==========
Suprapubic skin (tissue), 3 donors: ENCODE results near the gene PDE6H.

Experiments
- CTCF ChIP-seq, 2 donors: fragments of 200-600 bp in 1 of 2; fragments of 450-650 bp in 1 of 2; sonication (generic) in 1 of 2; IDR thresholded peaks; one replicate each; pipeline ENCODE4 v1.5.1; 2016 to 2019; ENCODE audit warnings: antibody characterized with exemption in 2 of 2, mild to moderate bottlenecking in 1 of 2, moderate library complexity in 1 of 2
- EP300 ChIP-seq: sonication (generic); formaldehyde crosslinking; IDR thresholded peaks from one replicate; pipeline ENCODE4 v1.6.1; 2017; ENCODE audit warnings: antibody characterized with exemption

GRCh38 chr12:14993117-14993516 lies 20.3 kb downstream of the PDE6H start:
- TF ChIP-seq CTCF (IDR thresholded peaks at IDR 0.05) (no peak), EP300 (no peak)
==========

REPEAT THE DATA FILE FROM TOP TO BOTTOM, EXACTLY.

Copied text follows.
Suprapubic skin (tissue), 3 donors: ENCODE results near the gene PDE6H.

Experiments
- CTCF ChIP-seq, 2 donors: fragments of 200-600 bp in 1 of 2; fragments of 450-650 bp in 1 of 2; sonication (generic) in 1 of 2; IDR thresholded peaks; one replicate each; pipeline ENCODE4 v1.5.1; 2016 to 2019; ENCODE audit warnings: antibody characterized with exemption in 2 of 2, mild to moderate bottlenecking in 1 of 2, moderate library complexity in 1 of 2
- EP300 ChIP-seq: sonication (generic); formaldehyde crosslinking; IDR thresholded peaks from one replicate; pipeline ENCODE4 v1.6.1; 2017; ENCODE audit warnings: antibody characterized with exemption

GRCh38 chr12:14993117-14993516 lies 20.3 kb downstream of the PDE6H start:
- TF ChIP-seq CTCF (IDR thresholded peaks at IDR 0.05) (no peak), EP300 (no peak)